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Are you teachable? Would your boss, your co-workers, your children, or your significant other describe you as such? To get the conversation rolling, I’ve jotted down a list of qualities I feel individuals who demonstrate strong teachability possess. Said peoples will likely have a(n)…

  • Desire to learn
  • Desire to understand
  • Interest in the unknown
  • Willingness to take risks
  • Openness to be influenced
  • Openness to be corrected
  • Strong relationship / connection with their teacher
  • Inclination to pay attention
  • Willingness to ask for help
  • Aspiration to achieve
  • Propensity towards work

While I can’t speak for you – but by all means I will – there’s a good chance you’ve only got a portion of those aforementioned qualities, not all. You may have a strong desire to learn, but only for the things that interest you. You may be great at paying attention, but only to the things you want to hear.

Does this make you altogether unteachable? Certainly not.
Does it prompt in you some much needed personal development? I hope so.
(If not, this is the part of the blog where you can stop reading and stop pursuing excellence. Your choice.)

Keep reading Ricky Bobby. Keep reading.

I’m going to spend the rest of this post, discussing the concept of teachability in hopes of demonstrating its positive correlation with fitness results (or any results for that matter). In an attempt to get to the point, let me paint a few examples where being teachable plays into health and wellness results:

  • Have you been struggling to eat better due to a confusion between asparagus and hot cheetos – or – do you lack the desire to learn more about food and food choices?
  • Have your strength results plateaued at the hands of an unknowledgeable coach/trainer – or – do you have a general unwillingness to ask for help?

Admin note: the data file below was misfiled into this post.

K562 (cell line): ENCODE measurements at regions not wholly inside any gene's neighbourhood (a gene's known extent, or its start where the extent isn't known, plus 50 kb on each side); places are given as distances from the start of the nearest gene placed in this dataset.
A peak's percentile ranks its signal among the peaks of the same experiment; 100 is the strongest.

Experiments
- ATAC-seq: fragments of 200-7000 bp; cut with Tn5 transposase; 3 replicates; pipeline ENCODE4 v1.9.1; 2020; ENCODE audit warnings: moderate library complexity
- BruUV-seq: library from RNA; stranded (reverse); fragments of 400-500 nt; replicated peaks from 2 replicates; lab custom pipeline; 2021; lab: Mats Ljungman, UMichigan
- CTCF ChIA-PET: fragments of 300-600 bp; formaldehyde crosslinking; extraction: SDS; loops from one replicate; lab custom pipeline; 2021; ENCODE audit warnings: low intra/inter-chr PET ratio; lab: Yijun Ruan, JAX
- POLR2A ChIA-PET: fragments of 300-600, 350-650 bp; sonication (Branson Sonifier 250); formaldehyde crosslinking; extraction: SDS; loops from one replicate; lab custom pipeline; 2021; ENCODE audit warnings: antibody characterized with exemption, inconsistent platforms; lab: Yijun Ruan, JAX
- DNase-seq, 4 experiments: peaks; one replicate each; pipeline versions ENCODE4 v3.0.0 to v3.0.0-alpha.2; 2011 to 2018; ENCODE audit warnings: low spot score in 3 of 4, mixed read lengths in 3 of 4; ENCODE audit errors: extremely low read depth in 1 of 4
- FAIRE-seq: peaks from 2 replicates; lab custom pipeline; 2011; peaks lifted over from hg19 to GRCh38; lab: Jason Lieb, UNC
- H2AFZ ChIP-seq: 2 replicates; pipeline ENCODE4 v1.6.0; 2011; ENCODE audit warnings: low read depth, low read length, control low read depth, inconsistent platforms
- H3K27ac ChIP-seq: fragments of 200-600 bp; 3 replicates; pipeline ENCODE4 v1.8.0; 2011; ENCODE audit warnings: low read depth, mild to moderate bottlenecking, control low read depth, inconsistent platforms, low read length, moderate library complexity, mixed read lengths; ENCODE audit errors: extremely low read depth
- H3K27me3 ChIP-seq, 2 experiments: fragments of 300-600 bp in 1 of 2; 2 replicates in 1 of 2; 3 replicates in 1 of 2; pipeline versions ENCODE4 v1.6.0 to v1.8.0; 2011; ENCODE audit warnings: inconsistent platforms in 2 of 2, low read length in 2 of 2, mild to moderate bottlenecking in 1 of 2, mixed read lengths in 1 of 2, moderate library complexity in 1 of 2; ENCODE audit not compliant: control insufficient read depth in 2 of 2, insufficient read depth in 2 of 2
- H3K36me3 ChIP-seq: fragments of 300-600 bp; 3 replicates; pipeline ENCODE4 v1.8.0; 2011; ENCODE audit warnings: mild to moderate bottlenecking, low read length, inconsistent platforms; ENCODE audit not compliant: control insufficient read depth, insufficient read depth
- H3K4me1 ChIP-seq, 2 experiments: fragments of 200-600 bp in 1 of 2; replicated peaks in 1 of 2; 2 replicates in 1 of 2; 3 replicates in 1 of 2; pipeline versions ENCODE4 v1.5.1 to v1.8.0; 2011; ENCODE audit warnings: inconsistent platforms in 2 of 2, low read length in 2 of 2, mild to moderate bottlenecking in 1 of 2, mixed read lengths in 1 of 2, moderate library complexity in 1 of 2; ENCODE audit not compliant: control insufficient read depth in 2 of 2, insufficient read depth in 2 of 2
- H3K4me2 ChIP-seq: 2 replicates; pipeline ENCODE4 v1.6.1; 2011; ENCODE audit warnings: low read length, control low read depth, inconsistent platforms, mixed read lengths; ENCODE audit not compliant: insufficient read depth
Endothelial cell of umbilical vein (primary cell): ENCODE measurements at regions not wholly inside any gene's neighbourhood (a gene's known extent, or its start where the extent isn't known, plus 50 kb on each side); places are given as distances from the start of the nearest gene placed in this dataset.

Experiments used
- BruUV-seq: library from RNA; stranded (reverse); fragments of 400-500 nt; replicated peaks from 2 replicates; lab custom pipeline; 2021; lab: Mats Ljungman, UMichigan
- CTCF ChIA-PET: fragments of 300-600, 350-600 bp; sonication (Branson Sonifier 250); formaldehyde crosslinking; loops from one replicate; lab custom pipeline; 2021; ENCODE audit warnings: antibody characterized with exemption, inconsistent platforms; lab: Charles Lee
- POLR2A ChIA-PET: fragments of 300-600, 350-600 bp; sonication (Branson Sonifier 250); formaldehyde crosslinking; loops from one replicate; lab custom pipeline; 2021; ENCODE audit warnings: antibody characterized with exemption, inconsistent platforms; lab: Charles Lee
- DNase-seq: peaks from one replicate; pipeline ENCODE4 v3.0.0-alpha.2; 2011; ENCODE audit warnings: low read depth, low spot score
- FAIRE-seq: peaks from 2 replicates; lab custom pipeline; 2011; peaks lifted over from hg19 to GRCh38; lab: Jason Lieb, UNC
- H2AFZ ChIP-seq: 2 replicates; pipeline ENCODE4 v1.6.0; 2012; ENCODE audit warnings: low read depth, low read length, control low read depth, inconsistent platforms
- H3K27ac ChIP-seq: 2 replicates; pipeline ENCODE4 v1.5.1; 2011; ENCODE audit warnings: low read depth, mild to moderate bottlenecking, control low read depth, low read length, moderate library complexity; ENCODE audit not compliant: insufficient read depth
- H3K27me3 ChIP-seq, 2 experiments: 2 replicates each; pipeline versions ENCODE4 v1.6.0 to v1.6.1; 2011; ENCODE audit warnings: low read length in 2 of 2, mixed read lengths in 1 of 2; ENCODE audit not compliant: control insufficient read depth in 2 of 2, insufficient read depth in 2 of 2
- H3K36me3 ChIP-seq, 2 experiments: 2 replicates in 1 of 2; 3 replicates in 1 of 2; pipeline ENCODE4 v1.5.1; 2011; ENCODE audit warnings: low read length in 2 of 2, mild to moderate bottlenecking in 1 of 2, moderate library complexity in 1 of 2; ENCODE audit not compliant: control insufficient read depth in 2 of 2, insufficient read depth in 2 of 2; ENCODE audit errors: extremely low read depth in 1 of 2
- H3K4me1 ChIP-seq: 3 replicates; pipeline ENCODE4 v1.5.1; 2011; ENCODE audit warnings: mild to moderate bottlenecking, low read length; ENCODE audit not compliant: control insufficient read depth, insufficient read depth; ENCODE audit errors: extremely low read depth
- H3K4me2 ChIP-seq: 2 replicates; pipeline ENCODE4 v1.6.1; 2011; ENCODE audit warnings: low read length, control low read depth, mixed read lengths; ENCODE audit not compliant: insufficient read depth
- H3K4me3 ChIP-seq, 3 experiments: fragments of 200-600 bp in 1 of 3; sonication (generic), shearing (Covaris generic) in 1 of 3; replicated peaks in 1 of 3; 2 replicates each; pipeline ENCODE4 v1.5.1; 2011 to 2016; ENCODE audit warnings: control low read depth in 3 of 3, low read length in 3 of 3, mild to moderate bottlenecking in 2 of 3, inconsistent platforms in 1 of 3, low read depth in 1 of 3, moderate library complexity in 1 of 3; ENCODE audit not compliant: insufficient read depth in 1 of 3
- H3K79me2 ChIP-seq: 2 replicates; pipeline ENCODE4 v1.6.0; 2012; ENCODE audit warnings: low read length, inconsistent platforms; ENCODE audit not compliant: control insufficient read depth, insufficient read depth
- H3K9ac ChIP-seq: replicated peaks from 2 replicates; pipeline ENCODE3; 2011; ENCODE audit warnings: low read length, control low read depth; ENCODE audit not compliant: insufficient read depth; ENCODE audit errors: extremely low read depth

• Is there too much misinformation out there about diet and weight loss these days – or – are you closed off to being influenced by quality intel?
  • Is everyone around you having unprecedented success – or – do you lack the propensity to work hard?

Hot cheetos and takis. A match made in heaven

The examples could go on and on, each one drawing from the teachable qualities above, all while highlighting a hypothetical individual’s need for growth in that area (although I’m suspecting the individual you have in mind isn’t so hypothetical anymore. Cough.. It’s you.. Cough). And so, as I always seek to leave you with some deliverables, take some me-time in the next few days to unpack this concept of being more teachable. To start the self conversation off, might I suggest you…

  1. Press into what your own intuitions were whispering while you read the qualities of teachability list (FYI one of my much needed areas of work is “openness to being corrected” and usually gets whispered to me in the voice of Ian McKellen’s Gandalf).

  2. Be encouraged that these qualities are rooted in and ultimately changed by your environment – an environment you influence and help control. This is empowering as you yourself hold the keys to the likelihood (or unlikelihood) of reaching your fullest teachable potential.
  3. Realize you are not alone. Parents, life partners, mentors, coaches, teachers, and trainers also hold a primary role in altering an individual’s environment. Therefore, practitioners like myself can help you identify your lack of teachability while simultaneously altering your environment to seek a positive change. And that my friends is what this very blog was written to accomplish. How’s that for meta?

    All I do is teach, teach, teach no matter what..

Taylor Gish is an Exclusive Coach at MSP Fitness and Lead Instructor to the Strength+Endurance Program. His individual training focus is on the sport of Olympic Weightlifting where he has been competing locally and nationally since 2013. Taylor enjoys cooking, eating, and spending time with his wife and kids — in no particular order.